This festive season, a number of people will opt to eat in the different restaurants. However, you need to take caution about the place you will be eating from.
Dr Vincent Bakyenga, a general practitioner at Uganda Health Federation, says there many different types of food that can give you food poisoning where bacteria are either in the food or are transferred to the food during storage, preparation, cooking or serving. However, there are some basic measures you can take to minimise the risk of food poisoning when eating out.
If you doubt the safety of food, do not eat it. If you have serious concerns with the way food is handled, stored, prepared or cooked by a particular food business, it is prudent that you contact the local council in which the premises is located.
Dr Bakyenga warns that, food-poisoning bacteria can grow and multiply on some types of food more easily than others. These high-risk foods include raw and cooked meat, poultry; dairy products, eggs and egg products, salads and ready-to-eat foods, including sandwiches, rolls, and pizzas.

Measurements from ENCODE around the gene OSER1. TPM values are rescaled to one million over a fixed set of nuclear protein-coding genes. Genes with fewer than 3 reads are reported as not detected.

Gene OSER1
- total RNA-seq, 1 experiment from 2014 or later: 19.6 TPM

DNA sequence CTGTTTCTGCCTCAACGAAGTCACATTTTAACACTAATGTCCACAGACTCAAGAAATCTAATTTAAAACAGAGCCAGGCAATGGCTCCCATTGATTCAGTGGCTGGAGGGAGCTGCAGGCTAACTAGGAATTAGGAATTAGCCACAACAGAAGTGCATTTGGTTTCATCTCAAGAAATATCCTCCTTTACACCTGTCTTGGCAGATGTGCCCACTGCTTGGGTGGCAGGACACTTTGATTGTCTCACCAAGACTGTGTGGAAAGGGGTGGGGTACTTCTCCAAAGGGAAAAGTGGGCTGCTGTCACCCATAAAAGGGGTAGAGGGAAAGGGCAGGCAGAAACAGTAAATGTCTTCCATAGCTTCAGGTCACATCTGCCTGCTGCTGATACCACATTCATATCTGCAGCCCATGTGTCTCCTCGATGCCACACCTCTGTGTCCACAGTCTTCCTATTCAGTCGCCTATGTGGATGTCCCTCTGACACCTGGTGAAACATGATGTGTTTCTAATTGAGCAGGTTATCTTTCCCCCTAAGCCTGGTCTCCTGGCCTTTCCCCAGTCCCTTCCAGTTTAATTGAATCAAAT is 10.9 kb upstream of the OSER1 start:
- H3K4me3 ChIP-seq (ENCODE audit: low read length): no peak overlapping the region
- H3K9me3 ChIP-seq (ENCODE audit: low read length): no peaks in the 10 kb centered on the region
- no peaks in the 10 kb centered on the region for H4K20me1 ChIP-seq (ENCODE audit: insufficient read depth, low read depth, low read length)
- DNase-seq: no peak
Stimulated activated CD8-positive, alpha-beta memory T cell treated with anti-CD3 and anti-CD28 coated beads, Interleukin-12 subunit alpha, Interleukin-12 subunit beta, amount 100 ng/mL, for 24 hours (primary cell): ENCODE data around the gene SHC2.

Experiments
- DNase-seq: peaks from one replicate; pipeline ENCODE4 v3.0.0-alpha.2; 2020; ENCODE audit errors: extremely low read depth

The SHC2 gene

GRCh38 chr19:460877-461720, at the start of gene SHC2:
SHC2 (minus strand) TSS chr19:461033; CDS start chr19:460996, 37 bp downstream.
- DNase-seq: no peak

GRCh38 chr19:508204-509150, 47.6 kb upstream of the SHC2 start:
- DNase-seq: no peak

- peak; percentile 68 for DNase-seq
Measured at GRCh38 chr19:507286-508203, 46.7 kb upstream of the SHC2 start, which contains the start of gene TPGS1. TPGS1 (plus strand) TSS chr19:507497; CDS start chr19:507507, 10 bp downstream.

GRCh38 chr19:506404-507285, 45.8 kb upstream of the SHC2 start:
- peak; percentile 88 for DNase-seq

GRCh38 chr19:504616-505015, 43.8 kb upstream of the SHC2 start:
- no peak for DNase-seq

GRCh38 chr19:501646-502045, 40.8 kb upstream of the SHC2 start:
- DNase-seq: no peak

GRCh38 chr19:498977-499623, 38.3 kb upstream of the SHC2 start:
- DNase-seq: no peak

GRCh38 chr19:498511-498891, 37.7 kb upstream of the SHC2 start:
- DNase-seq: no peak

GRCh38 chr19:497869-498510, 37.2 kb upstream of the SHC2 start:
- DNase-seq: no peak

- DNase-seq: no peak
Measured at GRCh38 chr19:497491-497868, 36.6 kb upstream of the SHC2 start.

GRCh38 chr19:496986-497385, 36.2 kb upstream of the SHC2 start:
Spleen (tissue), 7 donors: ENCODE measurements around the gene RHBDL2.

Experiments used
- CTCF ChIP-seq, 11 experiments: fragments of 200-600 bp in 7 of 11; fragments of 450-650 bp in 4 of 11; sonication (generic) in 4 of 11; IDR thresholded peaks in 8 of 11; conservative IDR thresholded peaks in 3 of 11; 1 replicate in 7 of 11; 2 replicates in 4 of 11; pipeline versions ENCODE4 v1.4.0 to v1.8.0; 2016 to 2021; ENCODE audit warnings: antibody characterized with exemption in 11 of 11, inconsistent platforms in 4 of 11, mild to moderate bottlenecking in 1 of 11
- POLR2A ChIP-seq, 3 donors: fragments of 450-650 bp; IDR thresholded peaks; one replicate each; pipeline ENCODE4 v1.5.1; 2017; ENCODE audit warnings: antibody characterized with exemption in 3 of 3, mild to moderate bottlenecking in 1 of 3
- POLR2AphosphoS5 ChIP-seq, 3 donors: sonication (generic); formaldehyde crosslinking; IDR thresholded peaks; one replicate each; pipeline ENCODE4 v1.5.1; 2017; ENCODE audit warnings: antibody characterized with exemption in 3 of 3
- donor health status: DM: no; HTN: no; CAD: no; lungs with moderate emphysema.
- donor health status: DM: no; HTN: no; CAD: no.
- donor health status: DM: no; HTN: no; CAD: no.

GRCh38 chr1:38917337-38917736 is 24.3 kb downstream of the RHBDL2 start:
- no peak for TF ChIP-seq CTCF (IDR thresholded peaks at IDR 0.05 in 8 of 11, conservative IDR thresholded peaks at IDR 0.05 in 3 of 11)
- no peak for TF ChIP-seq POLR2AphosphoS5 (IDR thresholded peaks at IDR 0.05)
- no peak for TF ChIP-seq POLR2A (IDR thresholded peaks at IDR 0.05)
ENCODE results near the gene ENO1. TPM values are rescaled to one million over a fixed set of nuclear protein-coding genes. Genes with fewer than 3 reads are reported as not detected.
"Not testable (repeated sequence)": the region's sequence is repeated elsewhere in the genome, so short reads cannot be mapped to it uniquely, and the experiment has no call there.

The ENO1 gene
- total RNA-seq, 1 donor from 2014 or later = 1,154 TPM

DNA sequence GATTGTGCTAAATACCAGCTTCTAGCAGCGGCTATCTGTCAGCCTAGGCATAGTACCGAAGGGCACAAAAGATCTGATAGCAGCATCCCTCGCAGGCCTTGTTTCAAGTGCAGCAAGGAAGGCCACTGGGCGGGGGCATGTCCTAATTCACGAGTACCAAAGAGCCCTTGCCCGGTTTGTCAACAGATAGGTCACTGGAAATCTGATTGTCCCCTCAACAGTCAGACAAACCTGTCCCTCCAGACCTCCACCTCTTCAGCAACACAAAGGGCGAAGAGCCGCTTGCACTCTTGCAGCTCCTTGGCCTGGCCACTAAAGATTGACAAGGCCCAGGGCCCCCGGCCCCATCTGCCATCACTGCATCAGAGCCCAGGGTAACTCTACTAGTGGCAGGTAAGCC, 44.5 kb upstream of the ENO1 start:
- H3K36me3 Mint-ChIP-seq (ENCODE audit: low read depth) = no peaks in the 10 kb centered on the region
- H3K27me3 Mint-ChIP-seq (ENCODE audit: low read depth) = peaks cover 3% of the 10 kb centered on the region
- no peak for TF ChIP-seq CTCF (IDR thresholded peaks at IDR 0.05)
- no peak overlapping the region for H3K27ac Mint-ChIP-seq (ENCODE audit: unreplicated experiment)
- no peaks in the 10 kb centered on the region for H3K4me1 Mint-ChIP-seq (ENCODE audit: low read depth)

When choosing where to eat, ensure that the staff members are using separate utensils and equipment for handling raw and cooked food. Find out also if the raw and cooked foods are well separated.
“It is important for you to check if the shop or restaurant is generally clean. See if staff are using clean cloth to wipe surfaces and if the toilets are clean. Dirty conditions at the tables and serving centres of a shop or restaurant can bring suspicion that things may be worse in the kitchen or behind the scenes where customers cannot see,” he warns.
If you get to a buffet, takeaway or self-service restaurants, ensure the following;
• Hot food should be stored in hot food display cabinets. Avoid eating lukewarm food.
• Cold food should be displayed on ice or in refrigerated cabinets at 5 °C or less.
• Each food dish should have its own serving utensils.
•Food should be covered.
• Plates and cutlery must be clean and dry.